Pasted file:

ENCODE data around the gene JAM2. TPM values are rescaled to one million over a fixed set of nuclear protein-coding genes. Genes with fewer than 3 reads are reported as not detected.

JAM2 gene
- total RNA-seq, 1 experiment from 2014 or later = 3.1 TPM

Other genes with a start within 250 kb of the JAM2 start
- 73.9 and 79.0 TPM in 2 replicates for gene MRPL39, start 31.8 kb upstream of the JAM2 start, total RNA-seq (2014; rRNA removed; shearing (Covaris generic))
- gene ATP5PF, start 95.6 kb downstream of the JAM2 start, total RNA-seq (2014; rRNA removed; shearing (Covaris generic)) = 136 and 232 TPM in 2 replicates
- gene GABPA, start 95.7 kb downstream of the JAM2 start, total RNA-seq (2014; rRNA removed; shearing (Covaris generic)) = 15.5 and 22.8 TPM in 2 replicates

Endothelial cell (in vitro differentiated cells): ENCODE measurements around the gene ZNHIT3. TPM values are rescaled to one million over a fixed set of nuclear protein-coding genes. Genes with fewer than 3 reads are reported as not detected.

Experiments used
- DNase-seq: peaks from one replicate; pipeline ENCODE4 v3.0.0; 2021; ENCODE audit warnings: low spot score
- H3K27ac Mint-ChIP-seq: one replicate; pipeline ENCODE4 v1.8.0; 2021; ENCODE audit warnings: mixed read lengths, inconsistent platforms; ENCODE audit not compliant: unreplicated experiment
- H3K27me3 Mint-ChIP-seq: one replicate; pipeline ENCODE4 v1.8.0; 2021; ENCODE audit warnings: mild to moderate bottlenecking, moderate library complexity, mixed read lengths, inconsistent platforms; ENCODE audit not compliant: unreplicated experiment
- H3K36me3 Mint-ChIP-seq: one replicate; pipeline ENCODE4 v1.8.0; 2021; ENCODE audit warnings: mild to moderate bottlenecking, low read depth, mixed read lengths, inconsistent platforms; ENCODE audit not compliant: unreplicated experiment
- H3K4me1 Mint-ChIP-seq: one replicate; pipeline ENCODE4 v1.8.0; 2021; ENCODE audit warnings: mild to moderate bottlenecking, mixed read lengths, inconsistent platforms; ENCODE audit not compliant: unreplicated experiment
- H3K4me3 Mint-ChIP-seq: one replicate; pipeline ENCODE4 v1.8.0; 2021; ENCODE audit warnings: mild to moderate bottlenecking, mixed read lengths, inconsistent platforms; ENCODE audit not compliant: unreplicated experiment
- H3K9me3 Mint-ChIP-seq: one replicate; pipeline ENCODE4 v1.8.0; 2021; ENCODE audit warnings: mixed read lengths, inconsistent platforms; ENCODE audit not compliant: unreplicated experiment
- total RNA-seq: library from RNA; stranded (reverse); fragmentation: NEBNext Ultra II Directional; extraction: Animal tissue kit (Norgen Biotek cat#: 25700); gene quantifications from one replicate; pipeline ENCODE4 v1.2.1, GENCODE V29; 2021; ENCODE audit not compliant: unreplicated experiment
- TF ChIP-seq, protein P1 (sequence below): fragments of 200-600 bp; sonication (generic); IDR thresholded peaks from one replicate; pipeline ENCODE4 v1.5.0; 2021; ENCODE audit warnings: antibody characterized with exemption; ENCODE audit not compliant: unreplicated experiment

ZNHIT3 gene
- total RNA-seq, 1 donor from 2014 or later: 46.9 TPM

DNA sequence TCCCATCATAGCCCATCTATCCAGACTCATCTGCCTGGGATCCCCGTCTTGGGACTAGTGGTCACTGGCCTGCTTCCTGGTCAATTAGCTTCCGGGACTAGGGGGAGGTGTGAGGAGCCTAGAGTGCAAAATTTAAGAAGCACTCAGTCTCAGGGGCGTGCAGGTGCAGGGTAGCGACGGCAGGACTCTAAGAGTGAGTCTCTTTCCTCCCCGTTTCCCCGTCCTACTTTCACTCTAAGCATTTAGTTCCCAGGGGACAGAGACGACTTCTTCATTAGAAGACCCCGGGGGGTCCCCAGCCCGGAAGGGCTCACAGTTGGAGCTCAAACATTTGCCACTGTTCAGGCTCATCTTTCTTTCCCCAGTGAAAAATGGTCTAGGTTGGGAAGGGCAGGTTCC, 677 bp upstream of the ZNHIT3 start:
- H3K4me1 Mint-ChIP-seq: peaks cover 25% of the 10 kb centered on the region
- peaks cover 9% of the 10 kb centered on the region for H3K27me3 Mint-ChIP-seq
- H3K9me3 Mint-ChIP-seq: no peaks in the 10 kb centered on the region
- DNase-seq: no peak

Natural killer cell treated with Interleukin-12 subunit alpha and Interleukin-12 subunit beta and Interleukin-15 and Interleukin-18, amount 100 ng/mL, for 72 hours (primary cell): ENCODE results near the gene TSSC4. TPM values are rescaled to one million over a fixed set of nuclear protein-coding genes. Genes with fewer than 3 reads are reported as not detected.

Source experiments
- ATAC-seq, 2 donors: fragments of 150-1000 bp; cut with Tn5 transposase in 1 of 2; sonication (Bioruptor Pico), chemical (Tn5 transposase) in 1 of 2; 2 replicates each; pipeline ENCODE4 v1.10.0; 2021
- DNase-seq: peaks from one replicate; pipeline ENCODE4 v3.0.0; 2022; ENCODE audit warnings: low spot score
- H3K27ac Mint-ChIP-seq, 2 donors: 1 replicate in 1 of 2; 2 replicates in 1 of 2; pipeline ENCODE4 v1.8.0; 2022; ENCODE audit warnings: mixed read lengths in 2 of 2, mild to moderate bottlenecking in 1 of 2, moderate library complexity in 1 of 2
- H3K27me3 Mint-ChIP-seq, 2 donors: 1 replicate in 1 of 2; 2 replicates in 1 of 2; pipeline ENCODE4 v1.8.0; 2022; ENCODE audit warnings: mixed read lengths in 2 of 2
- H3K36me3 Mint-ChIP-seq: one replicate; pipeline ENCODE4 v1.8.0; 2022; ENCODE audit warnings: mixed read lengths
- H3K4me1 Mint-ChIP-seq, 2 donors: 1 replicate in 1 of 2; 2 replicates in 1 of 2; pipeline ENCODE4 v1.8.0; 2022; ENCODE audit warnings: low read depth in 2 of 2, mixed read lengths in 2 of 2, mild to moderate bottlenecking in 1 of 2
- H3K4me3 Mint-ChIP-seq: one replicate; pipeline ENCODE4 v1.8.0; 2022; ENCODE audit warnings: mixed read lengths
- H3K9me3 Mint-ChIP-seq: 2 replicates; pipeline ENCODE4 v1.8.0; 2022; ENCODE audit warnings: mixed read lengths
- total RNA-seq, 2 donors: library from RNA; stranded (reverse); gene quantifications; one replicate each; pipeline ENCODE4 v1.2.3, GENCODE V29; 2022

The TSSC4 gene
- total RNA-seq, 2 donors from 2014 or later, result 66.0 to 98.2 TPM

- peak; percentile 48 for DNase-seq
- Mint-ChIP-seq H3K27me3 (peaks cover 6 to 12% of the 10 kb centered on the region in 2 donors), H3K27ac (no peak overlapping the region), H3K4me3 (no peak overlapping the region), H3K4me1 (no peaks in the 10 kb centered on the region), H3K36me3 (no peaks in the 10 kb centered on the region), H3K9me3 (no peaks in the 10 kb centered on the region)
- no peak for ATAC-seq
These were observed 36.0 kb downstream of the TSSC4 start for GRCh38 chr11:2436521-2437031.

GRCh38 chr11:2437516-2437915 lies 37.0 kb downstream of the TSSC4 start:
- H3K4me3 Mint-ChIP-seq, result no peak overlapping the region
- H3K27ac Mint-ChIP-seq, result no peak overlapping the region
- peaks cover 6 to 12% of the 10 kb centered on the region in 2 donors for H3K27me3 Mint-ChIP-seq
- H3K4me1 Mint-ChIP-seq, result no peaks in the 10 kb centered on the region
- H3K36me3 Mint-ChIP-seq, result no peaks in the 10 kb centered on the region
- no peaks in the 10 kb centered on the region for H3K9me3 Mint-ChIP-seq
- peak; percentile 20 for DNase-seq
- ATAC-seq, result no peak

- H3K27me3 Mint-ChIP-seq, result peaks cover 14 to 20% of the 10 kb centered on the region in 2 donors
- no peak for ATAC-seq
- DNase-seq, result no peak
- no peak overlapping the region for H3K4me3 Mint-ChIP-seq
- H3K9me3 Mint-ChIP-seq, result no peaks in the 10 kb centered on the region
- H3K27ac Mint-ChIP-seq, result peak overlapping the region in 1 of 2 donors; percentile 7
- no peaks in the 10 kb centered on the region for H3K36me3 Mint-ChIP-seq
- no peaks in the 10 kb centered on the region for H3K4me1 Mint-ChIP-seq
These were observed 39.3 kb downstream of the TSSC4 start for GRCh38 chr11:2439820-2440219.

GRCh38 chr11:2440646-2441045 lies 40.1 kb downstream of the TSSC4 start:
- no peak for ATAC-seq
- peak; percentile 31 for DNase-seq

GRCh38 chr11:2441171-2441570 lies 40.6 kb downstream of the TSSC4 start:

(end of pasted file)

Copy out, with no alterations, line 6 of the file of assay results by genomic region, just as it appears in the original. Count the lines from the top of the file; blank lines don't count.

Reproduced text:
- gene ATP5PF, start 95.6 kb downstream of the JAM2 start, total RNA-seq (2014; rRNA removed; shearing (Covaris generic)) = 136 and 232 TPM in 2 replicates